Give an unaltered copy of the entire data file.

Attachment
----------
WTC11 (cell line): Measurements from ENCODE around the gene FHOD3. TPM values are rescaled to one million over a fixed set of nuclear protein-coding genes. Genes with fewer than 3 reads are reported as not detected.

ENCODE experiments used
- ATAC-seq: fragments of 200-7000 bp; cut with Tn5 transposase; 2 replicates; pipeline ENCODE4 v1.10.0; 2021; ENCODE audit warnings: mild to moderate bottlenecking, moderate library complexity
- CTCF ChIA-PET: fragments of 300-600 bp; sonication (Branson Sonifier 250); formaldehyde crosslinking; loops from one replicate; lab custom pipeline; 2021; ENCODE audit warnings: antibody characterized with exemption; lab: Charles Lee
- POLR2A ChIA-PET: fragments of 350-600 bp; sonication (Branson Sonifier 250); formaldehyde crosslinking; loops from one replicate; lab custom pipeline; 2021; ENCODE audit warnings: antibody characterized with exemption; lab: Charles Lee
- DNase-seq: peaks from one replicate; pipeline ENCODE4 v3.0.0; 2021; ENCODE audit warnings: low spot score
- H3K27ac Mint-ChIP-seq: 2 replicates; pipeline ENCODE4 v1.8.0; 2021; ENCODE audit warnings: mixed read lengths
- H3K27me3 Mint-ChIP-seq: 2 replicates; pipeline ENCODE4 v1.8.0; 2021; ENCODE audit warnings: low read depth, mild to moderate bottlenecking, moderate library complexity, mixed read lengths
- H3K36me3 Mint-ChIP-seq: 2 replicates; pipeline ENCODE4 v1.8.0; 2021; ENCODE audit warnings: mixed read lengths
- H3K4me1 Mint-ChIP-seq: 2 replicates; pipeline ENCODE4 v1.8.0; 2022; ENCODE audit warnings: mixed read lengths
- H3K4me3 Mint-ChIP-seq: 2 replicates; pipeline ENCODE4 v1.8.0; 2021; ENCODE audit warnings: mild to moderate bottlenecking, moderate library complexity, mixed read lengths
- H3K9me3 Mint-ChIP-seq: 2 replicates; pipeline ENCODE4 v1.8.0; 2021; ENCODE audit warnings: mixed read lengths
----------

WTC11 (cell line): Measurements from ENCODE around the gene FHOD3. TPM values are rescaled to one million over a fixed set of nuclear protein-coding genes. Genes with fewer than 3 reads are reported as not detected.

ENCODE experiments used
- ATAC-seq: fragments of 200-7000 bp; cut with Tn5 transposase; 2 replicates; pipeline ENCODE4 v1.10.0; 2021; ENCODE audit warnings: mild to moderate bottlenecking, moderate library complexity
- CTCF ChIA-PET: fragments of 300-600 bp; sonication (Branson Sonifier 250); formaldehyde crosslinking; loops from one replicate; lab custom pipeline; 2021; ENCODE audit warnings: antibody characterized with exemption; lab: Charles Lee
- POLR2A ChIA-PET: fragments of 350-600 bp; sonication (Branson Sonifier 250); formaldehyde crosslinking; loops from one replicate; lab custom pipeline; 2021; ENCODE audit warnings: antibody characterized with exemption; lab: Charles Lee
- DNase-seq: peaks from one replicate; pipeline ENCODE4 v3.0.0; 2021; ENCODE audit warnings: low spot score
- H3K27ac Mint-ChIP-seq: 2 replicates; pipeline ENCODE4 v1.8.0; 2021; ENCODE audit warnings: mixed read lengths
- H3K27me3 Mint-ChIP-seq: 2 replicates; pipeline ENCODE4 v1.8.0; 2021; ENCODE audit warnings: low read depth, mild to moderate bottlenecking, moderate library complexity, mixed read lengths
- H3K36me3 Mint-ChIP-seq: 2 replicates; pipeline ENCODE4 v1.8.0; 2021; ENCODE audit warnings: mixed read lengths
- H3K4me1 Mint-ChIP-seq: 2 replicates; pipeline ENCODE4 v1.8.0; 2022; ENCODE audit warnings: mixed read lengths
- H3K4me3 Mint-ChIP-seq: 2 replicates; pipeline ENCODE4 v1.8.0; 2021; ENCODE audit warnings: mild to moderate bottlenecking, moderate library complexity, mixed read lengths
- H3K9me3 Mint-ChIP-seq: 2 replicates; pipeline ENCODE4 v1.8.0; 2021; ENCODE audit warnings: mixed read lengths